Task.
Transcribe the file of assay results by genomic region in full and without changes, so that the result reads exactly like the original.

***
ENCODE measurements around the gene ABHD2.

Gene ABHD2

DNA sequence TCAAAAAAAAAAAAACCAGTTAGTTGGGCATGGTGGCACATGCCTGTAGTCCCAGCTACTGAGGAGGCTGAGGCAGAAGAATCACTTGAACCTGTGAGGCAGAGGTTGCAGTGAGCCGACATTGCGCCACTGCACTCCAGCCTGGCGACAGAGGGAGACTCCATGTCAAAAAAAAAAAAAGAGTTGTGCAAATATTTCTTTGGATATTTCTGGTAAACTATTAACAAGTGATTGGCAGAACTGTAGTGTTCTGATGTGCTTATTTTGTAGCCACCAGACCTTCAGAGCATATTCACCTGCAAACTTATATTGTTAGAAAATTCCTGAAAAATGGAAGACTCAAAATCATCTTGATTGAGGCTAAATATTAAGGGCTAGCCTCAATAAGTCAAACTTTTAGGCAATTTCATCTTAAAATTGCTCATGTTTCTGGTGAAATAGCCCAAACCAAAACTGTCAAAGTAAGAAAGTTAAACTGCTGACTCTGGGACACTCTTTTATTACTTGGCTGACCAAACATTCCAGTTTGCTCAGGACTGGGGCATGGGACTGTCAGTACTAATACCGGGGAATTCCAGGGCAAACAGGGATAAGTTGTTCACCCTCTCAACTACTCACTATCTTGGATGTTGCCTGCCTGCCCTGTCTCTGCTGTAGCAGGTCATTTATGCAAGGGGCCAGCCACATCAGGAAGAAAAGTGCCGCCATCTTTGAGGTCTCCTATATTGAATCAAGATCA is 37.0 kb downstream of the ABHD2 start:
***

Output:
ENCODE measurements around the gene ABHD2.

Gene ABHD2

DNA sequence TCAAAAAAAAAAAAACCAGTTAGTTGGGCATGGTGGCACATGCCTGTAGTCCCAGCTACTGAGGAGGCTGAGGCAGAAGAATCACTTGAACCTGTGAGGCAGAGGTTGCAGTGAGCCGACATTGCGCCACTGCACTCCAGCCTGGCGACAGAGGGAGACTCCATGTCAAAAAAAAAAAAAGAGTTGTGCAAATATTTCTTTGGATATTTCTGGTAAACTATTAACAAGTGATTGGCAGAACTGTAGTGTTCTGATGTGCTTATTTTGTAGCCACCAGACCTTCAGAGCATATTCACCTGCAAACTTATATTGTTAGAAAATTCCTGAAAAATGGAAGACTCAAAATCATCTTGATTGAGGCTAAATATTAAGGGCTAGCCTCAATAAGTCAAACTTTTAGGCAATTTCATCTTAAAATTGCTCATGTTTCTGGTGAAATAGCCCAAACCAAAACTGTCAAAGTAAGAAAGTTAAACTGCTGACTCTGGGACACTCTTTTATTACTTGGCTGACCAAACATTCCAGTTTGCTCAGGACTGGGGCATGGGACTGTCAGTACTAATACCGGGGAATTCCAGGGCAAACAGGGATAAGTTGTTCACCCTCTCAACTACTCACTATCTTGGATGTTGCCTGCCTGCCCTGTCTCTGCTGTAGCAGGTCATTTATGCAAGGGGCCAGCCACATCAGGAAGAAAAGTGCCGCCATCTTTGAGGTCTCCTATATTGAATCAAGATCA is 37.0 kb downstream of the ABHD2 start: